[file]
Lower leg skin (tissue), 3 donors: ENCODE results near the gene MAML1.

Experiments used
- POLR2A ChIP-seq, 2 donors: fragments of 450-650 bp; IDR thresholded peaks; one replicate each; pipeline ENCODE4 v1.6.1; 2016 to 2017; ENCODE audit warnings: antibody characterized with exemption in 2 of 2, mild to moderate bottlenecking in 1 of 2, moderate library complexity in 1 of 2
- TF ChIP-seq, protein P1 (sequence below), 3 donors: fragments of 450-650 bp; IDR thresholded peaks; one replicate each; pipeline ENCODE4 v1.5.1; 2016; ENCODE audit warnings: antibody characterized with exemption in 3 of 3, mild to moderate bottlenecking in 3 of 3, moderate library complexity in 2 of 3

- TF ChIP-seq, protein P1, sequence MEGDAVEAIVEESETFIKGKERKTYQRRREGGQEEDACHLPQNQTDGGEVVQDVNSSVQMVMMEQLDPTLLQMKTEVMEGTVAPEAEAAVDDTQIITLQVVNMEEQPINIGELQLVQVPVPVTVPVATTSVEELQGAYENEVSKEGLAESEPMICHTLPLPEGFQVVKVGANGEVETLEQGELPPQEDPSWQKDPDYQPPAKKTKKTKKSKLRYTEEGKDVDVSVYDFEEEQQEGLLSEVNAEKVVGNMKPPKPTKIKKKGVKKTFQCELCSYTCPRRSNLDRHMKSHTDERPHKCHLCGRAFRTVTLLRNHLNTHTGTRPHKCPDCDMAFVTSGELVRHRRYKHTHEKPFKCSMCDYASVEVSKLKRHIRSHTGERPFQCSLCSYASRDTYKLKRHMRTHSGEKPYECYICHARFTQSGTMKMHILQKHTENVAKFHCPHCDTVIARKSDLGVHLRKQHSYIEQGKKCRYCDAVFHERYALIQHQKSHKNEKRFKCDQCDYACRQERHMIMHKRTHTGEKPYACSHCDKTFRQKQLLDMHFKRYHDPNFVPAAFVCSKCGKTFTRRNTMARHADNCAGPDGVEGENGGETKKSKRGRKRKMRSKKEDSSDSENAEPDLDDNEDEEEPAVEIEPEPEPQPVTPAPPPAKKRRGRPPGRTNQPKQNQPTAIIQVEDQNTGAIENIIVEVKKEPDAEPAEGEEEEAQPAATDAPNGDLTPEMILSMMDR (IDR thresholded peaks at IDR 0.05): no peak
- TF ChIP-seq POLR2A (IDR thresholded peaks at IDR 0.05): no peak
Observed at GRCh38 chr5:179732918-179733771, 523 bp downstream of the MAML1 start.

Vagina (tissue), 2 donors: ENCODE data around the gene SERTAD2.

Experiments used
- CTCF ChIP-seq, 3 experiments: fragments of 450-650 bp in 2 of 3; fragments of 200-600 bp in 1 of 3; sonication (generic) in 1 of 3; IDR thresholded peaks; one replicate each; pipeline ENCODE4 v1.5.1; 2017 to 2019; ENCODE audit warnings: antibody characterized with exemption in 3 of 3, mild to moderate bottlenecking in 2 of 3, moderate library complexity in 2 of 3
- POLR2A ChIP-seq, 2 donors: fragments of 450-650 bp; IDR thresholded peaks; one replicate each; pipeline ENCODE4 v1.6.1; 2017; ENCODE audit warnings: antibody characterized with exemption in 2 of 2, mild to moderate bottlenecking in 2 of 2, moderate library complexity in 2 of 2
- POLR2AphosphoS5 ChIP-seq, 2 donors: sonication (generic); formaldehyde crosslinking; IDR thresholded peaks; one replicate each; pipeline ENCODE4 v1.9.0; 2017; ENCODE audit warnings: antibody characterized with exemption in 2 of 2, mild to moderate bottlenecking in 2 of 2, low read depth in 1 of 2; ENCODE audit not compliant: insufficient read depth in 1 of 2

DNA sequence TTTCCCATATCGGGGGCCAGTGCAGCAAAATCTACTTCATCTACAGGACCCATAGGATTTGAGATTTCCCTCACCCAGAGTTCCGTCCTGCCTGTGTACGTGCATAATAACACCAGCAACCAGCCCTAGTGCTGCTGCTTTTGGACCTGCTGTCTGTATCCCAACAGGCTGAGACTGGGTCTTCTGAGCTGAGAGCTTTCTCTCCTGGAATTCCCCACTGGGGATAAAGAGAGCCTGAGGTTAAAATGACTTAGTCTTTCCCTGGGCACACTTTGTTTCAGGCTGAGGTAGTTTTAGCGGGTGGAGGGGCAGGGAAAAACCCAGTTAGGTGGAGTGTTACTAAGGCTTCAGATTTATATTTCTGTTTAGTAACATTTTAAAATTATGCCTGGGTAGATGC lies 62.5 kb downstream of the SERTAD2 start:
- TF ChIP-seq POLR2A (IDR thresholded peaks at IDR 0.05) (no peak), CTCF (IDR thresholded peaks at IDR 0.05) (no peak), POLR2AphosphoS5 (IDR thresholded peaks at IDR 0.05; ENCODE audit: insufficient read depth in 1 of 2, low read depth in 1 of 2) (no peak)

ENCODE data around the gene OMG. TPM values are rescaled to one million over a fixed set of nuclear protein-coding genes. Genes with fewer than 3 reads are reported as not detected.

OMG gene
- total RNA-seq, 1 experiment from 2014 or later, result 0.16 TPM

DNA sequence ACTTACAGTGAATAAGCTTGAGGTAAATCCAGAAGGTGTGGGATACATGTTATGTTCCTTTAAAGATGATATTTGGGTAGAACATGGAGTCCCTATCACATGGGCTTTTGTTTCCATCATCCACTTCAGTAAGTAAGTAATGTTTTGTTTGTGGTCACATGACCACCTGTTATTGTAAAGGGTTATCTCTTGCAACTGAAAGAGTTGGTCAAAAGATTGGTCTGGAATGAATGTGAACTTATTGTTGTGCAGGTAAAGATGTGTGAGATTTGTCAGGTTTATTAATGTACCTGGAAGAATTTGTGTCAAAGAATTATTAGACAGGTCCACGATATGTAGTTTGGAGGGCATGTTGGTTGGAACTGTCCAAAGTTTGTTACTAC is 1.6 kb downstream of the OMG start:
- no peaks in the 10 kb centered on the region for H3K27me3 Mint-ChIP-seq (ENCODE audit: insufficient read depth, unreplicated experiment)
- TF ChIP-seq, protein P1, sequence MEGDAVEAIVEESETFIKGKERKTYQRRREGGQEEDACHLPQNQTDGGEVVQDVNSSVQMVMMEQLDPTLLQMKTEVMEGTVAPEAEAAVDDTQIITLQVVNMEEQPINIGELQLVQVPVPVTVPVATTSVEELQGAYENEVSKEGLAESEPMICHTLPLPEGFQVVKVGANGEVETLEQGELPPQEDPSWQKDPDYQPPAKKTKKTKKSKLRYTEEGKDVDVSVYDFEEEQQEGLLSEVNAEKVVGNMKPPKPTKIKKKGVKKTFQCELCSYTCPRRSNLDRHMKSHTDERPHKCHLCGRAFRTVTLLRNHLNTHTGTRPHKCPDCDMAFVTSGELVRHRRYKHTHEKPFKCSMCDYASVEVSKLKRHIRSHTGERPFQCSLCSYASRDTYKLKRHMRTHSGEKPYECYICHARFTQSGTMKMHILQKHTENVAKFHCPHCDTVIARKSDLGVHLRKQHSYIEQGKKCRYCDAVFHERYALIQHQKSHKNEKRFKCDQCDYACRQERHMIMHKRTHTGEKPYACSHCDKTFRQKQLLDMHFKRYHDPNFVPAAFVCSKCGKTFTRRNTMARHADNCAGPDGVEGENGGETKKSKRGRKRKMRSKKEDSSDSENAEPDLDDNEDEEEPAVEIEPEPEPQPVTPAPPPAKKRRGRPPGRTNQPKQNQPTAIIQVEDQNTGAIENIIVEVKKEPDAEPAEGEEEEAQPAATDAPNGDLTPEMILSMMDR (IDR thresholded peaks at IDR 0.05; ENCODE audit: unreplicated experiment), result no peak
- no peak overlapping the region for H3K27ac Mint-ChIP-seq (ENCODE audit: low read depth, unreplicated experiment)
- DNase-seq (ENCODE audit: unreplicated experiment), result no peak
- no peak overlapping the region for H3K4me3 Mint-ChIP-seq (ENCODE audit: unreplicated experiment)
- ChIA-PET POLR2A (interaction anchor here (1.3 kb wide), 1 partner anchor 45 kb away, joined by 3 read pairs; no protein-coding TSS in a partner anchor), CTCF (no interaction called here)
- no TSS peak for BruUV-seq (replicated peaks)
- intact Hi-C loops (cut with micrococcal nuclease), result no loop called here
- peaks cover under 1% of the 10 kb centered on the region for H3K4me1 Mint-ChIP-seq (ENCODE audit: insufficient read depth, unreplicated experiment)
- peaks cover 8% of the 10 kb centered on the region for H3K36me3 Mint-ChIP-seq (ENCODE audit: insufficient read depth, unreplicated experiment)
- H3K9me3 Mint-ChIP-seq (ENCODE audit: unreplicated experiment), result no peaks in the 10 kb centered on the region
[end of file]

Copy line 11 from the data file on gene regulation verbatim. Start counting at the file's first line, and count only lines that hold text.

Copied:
- POLR2A ChIP-seq, 2 donors: fragments of 450-650 bp; IDR thresholded peaks; one replicate each; pipeline ENCODE4 v1.6.1; 2017; ENCODE audit warnings: antibody characterized with exemption in 2 of 2, mild to moderate bottlenecking in 2 of 2, moderate library complexity in 2 of 2